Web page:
The Drums

US indie surf-pop

Wednesday 30th May 2012

Dot to Dot 2012's Headlining act, The Drums, need little introduction, having made the indie scene their own on both sides of the Atlantinc in just over a year from the release of their first EP to the acclaimed release of their second album "Portamento".

Emerging from New York but originating from Florida in 2009, The Drums initially caught the ear of the indie world with their "Summertime! EP". A collection of beach pop inspired tracks infused with a, longing nostalgia, simultaneously drawing on Factory Records and 1950s Rock n roll as key influences, whilst avoiding sentimentality. Their rise to prominence, particularly in the UK, was meteoric and well deserved.

Their self-titled debut LP, was split into a first half dedicated to their upbeat pop songs, the second half revealing a darker, more introspective side of the band. The album has sold 200,000 copies globally to date (90,000 in the UK alone) and found the band touring relentlessly, playing sold out gigs worldwide throughout 2010 and 2011, including a 6 week tour of the USA and shows in Japan, Hong Kong, Australia, Brazil, Chile, Germany, France, Korea, Singapore, Thailand, Mexico and Indonesia, as well as a sold out UK tour, culminating in two nights headlining the London Forum.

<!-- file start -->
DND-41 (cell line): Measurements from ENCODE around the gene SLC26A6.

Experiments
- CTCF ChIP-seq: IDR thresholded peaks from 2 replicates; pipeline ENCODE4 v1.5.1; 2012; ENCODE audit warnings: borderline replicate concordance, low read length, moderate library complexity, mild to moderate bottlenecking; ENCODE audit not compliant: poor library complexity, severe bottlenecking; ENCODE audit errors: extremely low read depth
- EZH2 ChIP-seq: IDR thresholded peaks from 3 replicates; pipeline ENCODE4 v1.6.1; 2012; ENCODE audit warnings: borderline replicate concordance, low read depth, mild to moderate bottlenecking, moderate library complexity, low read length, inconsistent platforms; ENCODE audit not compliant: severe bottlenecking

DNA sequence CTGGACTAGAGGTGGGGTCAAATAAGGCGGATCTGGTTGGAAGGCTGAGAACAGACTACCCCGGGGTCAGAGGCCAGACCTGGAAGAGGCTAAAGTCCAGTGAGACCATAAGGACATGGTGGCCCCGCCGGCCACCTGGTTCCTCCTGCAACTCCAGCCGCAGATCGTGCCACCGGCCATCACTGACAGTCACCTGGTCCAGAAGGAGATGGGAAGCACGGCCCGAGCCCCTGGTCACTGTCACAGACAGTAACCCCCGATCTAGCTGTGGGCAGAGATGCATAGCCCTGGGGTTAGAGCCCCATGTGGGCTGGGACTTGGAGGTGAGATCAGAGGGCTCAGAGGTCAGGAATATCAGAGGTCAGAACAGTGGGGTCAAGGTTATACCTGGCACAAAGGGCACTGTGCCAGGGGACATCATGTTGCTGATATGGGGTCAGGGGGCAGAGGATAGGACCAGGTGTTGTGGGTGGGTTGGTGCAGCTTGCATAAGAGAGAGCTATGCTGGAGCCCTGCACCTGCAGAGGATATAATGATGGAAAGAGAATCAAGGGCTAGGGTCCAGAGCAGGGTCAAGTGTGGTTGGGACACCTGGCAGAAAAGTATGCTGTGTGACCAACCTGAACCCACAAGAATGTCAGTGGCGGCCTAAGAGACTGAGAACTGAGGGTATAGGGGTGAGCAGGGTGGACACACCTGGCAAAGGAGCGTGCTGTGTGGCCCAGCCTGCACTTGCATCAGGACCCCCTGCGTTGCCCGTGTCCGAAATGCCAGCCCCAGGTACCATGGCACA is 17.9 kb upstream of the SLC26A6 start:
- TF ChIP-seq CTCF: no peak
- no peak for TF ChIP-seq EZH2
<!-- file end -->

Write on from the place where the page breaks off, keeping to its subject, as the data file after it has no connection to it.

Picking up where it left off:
For the often difficult sophomore LP, the band sidestepped the pitfalls of a slump by recording it quickly, again self producing, often laying down tracks spontaneously in singer Jonny Pierce’s kitchen. Following the departure of guitarist Adam Kessler, drummer Connor Hanwick switched to guitar, and guitarist Jacob Graham picked up his more natural instrument of synthesizers. Titled "Portamento", the new album, released just 14 months after their debut, reveals a band tugging lightly at the boundaries of their sound while still retaining their recognizable sonic signatures—sweet rushes of melody, winsome lyrics, and brittle synthesizer juxtaposed with Spector-esque guitar and bass lines. Pierce’s lyrics have also assumed a more starkly intimate, personal tone, evinced from the outset on opener “Book of Revelations,” with its brazen examination of religion, through the bittersweet closing love song “How It Ended.”

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